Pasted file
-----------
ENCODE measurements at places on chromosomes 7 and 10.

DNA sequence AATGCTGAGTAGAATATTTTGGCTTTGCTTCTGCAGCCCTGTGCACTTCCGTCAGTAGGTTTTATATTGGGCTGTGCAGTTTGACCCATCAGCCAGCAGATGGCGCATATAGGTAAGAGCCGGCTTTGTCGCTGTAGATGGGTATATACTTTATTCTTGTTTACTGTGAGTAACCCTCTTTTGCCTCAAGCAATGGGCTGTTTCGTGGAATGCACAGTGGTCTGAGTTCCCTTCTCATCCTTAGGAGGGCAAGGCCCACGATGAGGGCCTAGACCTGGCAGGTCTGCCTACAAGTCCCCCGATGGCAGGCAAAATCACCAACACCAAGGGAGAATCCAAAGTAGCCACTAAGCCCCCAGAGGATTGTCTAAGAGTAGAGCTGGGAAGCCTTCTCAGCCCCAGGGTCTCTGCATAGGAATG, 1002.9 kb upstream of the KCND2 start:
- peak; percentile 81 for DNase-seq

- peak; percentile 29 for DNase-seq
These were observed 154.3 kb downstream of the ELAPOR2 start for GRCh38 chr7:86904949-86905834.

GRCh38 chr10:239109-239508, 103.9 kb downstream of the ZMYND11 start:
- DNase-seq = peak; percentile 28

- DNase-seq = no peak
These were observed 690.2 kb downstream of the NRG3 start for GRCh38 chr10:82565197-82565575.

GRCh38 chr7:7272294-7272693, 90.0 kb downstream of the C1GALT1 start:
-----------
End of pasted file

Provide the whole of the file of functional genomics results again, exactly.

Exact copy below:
ENCODE measurements at places on chromosomes 7 and 10.

DNA sequence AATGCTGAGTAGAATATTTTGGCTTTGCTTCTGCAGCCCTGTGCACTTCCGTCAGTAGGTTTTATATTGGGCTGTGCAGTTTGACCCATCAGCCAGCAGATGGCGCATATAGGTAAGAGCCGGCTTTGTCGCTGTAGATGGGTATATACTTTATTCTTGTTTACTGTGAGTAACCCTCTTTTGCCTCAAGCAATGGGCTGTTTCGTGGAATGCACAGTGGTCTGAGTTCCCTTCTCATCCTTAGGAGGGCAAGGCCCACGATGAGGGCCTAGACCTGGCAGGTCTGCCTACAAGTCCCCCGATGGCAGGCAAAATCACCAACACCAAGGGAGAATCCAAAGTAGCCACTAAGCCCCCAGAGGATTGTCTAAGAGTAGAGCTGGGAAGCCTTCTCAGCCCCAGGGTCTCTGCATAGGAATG, 1002.9 kb upstream of the KCND2 start:
- peak; percentile 81 for DNase-seq

- peak; percentile 29 for DNase-seq
These were observed 154.3 kb downstream of the ELAPOR2 start for GRCh38 chr7:86904949-86905834.

GRCh38 chr10:239109-239508, 103.9 kb downstream of the ZMYND11 start:
- DNase-seq = peak; percentile 28

- DNase-seq = no peak
These were observed 690.2 kb downstream of the NRG3 start for GRCh38 chr10:82565197-82565575.

GRCh38 chr7:7272294-7272693, 90.0 kb downstream of the C1GALT1 start: